Cutting board clamp jig

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Project by The Box Whisperer posted 04-09-2013 11:00 PM 9307 views 88 times favorited 24 comments Add to Favorites Watch

I decided to try my hand at cutting boards. Im always hunting (IE dumpster diving) for scrap wood for boxes. I take whatever I find, thinking, Ill use it for something someday. Any piece that was too small for box use, got put in a pile. This past Christmas, my father was kind enough to give me a gorgeous cutting board, with all kinds of exotic woods. As im sitting there staring at it, taking in the beauty, I start naming off the woods. Maple, walnut, lacewood, purple heart…then it occurs to me….how do I knwo these woods? Because I have piecs of them in my shop…...light bulb goes off in my head and I decide its time to make cutting boards. As with many things, to me half the fun is making the jig. I dont have a ton of clamps, so I thought a jig might save a few.

The idea behind this is the fences are 90 degrees square, so right off the bat lining up your pieces, there going to line up square. The clamping area is 12”x16”. I knew I wanted some type of caul, and hoped this would save me a few clamps. I ended up milling maple strips as cauls, 3/4”x1 1/4” and I dont know the correct term for this, but I lined up the grain while milling so that if the natural way the wood would want to flex would be sideways, not up and down. They came from a large thick piece of wood, not 3/4 stock from HD. If anyone smarter then I am knows what thats called, help a brother out! I left spaces in the fence so that the cauls could be used in either direction, so that if I need to clamp the 16” end for end grain butcher blocks I will have that option. The cauls are clamped down using t-bolts and knobs. I can put a decent amount of pressure on them, and it keep the board flat while the bar clamps put the real work in. The whole thing has a few coats of danish oil to resist glue, and the underside of the cauls have a layer of tuck tape for the same purpose. I line the bottom with a sheet of wax paper. All in all this makes it faster, easier and I save 6 precious clamps. I could also make a few of these and stack them.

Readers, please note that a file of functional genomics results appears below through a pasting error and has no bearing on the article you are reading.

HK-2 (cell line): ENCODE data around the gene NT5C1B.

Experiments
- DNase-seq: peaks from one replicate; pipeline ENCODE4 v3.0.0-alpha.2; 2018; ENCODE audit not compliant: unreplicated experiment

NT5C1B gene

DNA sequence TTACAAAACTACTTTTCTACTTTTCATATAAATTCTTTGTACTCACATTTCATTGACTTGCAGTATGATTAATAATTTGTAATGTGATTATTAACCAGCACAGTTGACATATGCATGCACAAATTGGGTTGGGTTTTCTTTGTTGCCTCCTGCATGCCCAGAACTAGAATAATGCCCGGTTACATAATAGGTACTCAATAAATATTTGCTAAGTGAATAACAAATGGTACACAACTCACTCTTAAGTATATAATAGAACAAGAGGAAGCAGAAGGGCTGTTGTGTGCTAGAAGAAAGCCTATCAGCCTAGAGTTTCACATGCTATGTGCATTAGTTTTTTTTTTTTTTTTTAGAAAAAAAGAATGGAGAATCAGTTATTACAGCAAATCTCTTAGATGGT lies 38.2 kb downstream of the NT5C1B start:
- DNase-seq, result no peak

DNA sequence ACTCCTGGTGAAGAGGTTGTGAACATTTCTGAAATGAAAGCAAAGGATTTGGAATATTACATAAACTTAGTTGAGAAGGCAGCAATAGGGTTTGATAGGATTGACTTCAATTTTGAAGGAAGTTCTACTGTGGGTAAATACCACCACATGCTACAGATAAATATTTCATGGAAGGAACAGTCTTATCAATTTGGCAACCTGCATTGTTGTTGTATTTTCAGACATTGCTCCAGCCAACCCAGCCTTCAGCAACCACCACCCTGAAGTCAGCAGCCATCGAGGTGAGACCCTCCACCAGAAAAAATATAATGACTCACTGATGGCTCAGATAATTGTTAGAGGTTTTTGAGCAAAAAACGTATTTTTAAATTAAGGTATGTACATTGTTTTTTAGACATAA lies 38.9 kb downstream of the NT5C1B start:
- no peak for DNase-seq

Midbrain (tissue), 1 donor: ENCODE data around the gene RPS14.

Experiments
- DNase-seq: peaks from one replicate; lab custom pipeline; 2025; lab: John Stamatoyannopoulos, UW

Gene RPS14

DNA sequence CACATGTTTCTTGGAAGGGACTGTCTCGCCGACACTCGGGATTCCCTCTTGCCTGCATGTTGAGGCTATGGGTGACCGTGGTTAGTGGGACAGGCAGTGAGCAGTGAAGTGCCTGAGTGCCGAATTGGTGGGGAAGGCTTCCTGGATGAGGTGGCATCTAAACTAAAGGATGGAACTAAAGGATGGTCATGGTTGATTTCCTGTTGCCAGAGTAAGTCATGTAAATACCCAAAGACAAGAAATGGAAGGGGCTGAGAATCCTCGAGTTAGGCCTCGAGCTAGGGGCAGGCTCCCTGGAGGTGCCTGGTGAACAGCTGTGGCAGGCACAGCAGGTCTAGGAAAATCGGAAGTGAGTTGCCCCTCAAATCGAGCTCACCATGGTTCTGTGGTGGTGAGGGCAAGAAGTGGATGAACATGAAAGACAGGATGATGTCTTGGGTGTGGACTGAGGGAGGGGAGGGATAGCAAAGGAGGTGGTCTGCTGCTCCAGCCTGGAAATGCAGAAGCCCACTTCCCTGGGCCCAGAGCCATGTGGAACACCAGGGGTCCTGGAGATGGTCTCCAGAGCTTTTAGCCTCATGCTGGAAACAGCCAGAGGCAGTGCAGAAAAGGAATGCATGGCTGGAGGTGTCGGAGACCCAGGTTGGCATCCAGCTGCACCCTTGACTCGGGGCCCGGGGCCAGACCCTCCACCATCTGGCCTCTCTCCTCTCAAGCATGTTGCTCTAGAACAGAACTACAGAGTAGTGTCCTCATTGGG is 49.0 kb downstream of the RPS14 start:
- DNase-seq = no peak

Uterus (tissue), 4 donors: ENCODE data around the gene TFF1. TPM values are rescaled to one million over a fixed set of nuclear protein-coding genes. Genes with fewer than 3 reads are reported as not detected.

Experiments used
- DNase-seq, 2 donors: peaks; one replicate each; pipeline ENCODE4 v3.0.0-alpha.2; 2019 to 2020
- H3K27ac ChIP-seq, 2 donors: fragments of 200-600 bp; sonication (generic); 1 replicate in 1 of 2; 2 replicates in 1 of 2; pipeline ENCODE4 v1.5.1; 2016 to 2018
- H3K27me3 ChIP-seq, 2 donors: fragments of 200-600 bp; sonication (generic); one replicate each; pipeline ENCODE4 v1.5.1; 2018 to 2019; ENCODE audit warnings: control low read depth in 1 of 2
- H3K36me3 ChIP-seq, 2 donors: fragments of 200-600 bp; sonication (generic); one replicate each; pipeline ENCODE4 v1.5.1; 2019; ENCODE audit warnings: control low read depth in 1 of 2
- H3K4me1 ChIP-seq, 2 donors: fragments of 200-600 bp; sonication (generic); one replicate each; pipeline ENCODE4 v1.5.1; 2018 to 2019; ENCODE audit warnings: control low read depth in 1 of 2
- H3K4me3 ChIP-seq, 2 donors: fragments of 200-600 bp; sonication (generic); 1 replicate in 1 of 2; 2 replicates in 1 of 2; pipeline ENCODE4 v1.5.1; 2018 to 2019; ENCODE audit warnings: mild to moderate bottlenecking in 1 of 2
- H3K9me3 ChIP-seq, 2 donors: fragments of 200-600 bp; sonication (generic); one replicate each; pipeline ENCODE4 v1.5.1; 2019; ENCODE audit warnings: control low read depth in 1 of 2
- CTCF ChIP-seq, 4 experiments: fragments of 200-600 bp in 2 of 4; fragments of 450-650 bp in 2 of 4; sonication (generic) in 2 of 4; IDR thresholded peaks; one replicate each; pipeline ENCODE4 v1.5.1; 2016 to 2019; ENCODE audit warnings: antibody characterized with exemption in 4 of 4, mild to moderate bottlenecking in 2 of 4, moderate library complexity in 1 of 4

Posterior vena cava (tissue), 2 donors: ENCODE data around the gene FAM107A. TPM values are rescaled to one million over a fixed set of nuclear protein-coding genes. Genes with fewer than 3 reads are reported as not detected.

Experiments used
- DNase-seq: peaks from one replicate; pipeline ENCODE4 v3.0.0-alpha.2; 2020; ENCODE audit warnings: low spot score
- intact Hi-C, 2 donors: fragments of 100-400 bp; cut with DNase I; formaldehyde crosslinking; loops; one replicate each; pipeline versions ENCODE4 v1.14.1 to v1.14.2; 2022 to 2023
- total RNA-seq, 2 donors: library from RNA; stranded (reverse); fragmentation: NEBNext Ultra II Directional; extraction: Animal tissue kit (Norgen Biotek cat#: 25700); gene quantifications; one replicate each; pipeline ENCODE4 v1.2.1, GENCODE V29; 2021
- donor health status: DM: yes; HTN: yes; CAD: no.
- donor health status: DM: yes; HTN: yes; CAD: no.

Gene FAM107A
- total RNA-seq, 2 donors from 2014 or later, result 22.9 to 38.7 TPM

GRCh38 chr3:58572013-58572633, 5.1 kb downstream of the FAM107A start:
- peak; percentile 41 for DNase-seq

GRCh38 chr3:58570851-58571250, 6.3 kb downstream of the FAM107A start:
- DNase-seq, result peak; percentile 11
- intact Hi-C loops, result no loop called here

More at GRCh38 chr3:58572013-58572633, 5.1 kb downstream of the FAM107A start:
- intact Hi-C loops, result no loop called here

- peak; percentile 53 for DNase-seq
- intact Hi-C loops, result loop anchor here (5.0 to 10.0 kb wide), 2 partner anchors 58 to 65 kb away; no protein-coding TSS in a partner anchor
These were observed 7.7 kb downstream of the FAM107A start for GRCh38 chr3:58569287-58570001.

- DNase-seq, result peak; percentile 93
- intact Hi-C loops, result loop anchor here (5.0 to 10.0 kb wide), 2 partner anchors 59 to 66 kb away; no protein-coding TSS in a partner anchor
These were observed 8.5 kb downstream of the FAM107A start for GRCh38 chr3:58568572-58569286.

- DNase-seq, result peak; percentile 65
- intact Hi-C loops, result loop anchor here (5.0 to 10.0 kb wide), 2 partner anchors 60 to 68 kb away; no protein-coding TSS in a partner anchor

The boards are my first attempt, made from jatoba and birch glued up with tightbond III and finished with 6 coats of walnut oil.

Thanks for viewing, any and all feedback is welcome!

-- "despite you best efforts and your confidence that your smarter and faster than a saw blade at 10k rpm…. your not …." - Charles Neil

24 comments so far

View BobWemm's profile


2324 posts in 1741 days

#1 posted 04-09-2013 11:14 PM

Great idea.
Thanks for sharing.

-- Bob, Western Australia, The Sun came up this morning, what a great start to the day. Now it's up to me to make it even better. I've cut this piece of wood 4 times and it's still too damn short.

View nakedjoinery's profile


117 posts in 1773 days

#2 posted 04-09-2013 11:59 PM

Hey now thats a great jig . I wanted to make a few boards before next christmas, and now I’ll have a jig. Awesone. Thanks